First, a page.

Miniature pinschers might be small dogs, but what they lack in size, they make up for in personality! Known to enthusiasts as the “king of toys,” min-pins are known for fearless, fun-loving, and energetic personality.
Another thing this breed is known for? Their relatively low-maintenance grooming needs. Min-pins are a great choice for dog owners who want to spend their time enjoying their pet—and not spending hours every week (or day!) grooming them to perfection.
But just because these dogs don’t have a ton of grooming needs doesn’t mean they don’t have any grooming needs at all. Let’s take a deep dive into miniature pinscher grooming—how much they shed, how to bathe them, and how to keep your min-pin looking and feeling their best:
Miniature pinschers have a short, hard, and wiry coat. And while this isn’t the most heavily shedding breed, you can definitely expect some shedding from your min-pin.
Luckily, it’s easy to keep the shedding under control. A weekly brushing with a soft brush will help remove any dead hair and keep your home, furniture, and clothing free of dog hair. Plus, regular brushing helps to distribute your pet’s natural skin oils, which will leave their coat looking (and feeling!) shiny, smooth, and healthy.
Continuing with the low-maintenance grooming trend, min-pins don’t need to be bathed all that often. Obviously, if your pet gets dirty (for example, if they get into a particularly muddy area of the backyard or find their way into the garbage can), you’re going to want to give them a good washing (for their sake and yours!). But otherwise, a monthly bath is plenty to keep your pet looking and feeling their best.
One thing to keep in mind when bathing your dog? Blame their small stature and their short coat, but min-pins HATE the cold. Make sure that the water you use during the bath is a nice, warm temperature and as soon as you’re done rinsing them off, wrap them in a warm towel until they’re fully dry.
A few other things to keep in mind when bathing your dog include:
- Tire them out. Miniature pinschers are known as high energy dogs. All that energy doesn’t bode well for bath time. Give your min-pin a bath once they’ve had a chance to work off some energy (like after a trip to the dog park or a nice, long walk). The more tired your pet, the more relaxed they’ll be during bath time—and the easier it will be to bathe them.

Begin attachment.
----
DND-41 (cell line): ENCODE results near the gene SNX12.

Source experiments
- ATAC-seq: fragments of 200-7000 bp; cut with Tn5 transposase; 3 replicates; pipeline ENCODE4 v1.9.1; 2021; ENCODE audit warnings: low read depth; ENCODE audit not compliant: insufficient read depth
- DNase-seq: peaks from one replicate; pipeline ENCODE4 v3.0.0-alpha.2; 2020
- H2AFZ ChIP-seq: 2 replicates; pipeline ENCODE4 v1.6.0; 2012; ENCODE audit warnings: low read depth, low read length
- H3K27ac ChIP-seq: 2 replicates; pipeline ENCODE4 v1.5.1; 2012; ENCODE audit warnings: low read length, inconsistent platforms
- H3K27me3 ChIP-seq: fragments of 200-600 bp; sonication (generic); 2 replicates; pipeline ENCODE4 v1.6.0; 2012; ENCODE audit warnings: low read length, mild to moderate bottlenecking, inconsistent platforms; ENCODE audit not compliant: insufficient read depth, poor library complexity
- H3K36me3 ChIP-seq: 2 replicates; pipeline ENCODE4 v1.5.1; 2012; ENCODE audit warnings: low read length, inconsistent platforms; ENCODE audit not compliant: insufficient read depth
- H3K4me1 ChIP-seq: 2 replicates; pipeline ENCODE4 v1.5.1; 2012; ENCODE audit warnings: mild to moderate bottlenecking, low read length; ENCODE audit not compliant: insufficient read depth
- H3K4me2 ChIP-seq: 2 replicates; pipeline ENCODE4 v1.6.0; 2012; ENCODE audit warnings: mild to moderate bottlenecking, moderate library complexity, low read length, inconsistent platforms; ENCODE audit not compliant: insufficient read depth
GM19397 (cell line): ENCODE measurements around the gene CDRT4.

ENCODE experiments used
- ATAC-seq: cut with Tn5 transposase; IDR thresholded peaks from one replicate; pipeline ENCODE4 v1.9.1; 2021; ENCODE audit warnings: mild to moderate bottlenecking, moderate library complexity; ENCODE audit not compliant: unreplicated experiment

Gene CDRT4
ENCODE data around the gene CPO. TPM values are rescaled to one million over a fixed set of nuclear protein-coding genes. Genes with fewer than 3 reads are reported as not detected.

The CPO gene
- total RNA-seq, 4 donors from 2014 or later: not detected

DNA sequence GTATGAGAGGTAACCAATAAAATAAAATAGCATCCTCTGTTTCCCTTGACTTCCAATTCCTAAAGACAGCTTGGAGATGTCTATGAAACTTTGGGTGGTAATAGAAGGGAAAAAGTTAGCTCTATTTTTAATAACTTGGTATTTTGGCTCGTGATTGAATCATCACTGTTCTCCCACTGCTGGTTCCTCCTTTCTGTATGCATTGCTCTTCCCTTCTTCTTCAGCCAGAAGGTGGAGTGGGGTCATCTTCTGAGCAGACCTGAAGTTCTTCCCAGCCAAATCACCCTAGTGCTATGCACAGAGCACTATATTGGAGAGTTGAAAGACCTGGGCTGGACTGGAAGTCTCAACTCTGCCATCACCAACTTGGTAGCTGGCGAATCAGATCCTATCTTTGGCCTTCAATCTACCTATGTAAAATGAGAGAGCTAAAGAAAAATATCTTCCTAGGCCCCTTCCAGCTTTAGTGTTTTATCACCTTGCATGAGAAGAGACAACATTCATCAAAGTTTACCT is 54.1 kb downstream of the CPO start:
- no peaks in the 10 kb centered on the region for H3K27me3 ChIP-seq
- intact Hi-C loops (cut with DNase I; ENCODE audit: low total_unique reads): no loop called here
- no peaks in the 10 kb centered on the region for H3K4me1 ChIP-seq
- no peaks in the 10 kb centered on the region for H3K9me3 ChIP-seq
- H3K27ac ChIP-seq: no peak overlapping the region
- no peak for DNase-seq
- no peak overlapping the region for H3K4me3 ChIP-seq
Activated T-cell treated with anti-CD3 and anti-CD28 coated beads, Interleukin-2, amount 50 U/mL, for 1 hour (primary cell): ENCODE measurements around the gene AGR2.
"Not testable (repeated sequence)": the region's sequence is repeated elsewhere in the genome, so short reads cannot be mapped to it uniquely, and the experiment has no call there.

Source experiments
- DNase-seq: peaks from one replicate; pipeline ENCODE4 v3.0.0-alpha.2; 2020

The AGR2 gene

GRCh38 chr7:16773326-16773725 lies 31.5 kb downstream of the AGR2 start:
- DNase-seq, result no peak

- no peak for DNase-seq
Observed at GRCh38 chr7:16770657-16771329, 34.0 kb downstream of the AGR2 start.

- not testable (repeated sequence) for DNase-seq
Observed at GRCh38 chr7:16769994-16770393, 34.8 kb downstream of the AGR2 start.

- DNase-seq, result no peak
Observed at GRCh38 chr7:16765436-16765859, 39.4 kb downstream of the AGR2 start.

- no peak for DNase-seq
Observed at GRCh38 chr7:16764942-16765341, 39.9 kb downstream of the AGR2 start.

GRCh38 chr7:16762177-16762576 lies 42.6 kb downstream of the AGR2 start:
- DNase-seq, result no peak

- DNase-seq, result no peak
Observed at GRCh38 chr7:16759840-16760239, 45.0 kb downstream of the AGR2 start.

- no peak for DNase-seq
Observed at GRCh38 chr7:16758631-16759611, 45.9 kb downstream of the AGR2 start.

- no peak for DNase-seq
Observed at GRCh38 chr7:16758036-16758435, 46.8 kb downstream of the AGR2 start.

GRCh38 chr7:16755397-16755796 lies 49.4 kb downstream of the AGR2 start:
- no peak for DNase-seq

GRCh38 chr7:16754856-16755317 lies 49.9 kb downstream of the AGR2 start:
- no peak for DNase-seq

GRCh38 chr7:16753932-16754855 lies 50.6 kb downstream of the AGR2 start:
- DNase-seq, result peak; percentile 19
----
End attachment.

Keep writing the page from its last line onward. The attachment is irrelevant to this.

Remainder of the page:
- Brush your pet before the bath. Pre-bath time is the perfect time to give your dog a brush and remove any excess hair. (Unless you want all that excess hair to line the bathtub, that is!)
- Use the right products. Shampoos, soaps, and conditioners formulated for humans are not safe for pets, so make sure to invest in bath products specifically made for your pup.
- Watch the ears! Min-pins have upright ears, and it’s easy for soap to get into the ear canal. Make sure to thoroughly rinse off the ears and make sure there’s no leftover soap residue hiding in their ears post-bath.
Brushing and bathing your dog are a must if you want to keep them looking and feeling their best, but there are a few additional needs to keep in mind if you want to properly groom your min-pin—most notably their nails.
Miniature pinscher nails grow longer than other breeds, so you’ll need to trim your dog’s nails every few weeks; otherwise, the added length can be uncomfortable (even painful) for your dog when they walk. A good rule of thumb? If you can hear your dog’s nails when they walk across the floor, they’re too long and you should clip them ASAP.
If you’ve never clipped a dog’s nails before, you might want to enlist the help of a professional groomer; getting them the right length can be tricky. If you clip them too short, you can hurt your pup.
Min-pins do not need regular haircuts, shaves, or trims. Because their coat is so short, there’s not much to cut anyway—and if you try to get it any shorter than it already is, you can mess with their ability to stay warm (and remember, min-pins already don’t do well in the cold!).
The only time you should attempt to shave or otherwise shorten your dog’s hair is under the guidance and supervision of a veterinarian. Your vet may ask to shave part of your dog’s coat for medical reasons (for example, to get a better look at a skin issue)—but other than that, there’s no reason to schedule a haircut for your pup.